The split electoral college - with David Miliband winning more votes among party members as well as MPs - places an even greater emphasis on party unity.
It is also the case that Ed Miliband will have been first or second choice of about 66% of party members - as he was the second choice of 40% of those who voted for his brother, though those votes obviously did not count for him.
I discussed this scenario in detail and this Left Foot Forward commentary at the start of September:
Ed Miliband would face hostile media attention if he were to trail his brother among MPs (45-55) and party members (49-51) yet still get elected Labour leader as the strong choice of trade union levy payers and other affiliates – say 58-42.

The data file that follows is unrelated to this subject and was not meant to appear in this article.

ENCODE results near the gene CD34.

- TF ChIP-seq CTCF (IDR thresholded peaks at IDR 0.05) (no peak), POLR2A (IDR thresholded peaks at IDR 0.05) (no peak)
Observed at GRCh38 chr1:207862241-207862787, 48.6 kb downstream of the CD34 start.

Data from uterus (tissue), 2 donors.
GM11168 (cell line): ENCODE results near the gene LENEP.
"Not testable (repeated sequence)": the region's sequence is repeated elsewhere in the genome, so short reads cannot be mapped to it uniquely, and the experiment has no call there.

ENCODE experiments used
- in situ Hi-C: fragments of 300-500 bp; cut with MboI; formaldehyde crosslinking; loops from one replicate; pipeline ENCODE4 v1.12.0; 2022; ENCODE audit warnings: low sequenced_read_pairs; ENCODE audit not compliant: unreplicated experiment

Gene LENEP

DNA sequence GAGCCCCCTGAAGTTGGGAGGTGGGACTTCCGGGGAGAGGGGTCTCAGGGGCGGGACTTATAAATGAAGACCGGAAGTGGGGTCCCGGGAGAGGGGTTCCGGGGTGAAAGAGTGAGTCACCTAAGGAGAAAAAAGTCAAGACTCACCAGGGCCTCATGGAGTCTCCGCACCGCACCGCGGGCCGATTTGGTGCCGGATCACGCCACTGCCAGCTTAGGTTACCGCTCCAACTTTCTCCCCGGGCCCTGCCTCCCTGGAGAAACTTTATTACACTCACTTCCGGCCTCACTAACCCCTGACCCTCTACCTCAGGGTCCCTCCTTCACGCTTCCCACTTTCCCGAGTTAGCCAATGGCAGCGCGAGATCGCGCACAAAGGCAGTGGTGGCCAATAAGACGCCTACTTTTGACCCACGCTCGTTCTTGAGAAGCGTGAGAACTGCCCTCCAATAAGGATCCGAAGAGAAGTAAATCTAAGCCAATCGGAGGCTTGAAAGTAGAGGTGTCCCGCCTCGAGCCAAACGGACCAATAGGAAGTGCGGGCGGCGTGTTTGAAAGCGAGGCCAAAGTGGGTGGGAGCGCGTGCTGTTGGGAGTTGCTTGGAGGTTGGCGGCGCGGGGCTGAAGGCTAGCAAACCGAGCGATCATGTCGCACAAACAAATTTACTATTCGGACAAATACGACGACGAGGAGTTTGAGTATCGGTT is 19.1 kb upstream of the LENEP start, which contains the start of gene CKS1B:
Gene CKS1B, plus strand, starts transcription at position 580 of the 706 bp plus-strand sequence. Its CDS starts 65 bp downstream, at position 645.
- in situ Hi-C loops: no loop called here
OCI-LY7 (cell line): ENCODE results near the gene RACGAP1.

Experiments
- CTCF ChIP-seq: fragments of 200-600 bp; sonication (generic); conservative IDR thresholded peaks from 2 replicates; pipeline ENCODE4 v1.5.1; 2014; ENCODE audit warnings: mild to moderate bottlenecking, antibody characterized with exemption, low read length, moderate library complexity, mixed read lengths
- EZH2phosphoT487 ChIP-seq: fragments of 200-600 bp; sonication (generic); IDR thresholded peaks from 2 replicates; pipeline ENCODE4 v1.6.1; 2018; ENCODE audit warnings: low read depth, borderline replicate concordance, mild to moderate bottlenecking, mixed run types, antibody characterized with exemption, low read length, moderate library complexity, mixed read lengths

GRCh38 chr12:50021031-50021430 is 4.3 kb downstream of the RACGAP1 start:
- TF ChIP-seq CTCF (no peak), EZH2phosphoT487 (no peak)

That would be enough to give him the electoral college 50.6 to 49.4 – along with a headache with the newspapers and the Tory party, who would challenge the legitimacy of a Labour leader elected primarily on union votes. While not impossible, such scenarios are rather unlikely. Any split decision winner is likely to have 45%+ in every section, demonstrating a breadth of support.